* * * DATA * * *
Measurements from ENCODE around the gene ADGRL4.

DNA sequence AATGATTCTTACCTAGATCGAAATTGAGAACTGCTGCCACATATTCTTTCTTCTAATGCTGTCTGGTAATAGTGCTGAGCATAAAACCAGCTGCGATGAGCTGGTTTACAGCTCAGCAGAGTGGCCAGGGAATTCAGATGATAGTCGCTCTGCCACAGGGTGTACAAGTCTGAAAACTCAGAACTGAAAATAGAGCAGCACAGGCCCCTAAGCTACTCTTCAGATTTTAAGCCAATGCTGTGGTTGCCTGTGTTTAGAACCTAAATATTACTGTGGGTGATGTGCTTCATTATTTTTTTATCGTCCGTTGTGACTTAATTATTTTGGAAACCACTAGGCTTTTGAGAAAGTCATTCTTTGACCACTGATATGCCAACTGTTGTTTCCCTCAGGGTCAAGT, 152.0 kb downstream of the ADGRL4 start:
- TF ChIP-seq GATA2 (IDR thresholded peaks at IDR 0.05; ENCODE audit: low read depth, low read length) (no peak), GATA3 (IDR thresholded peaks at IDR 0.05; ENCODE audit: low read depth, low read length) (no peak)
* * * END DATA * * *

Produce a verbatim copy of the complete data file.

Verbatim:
Measurements from ENCODE around the gene ADGRL4.

DNA sequence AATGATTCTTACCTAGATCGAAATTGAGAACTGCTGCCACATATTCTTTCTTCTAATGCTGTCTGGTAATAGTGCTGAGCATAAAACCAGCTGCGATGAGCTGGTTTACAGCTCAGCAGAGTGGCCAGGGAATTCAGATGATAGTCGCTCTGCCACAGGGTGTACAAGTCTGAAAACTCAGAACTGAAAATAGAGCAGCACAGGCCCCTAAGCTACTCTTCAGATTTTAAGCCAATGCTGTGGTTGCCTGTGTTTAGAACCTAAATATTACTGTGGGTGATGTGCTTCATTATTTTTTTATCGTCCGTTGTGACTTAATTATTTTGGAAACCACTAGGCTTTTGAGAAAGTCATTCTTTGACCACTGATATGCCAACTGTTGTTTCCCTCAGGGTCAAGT, 152.0 kb downstream of the ADGRL4 start:
- TF ChIP-seq GATA2 (IDR thresholded peaks at IDR 0.05; ENCODE audit: low read depth, low read length) (no peak), GATA3 (IDR thresholded peaks at IDR 0.05; ENCODE audit: low read depth, low read length) (no peak)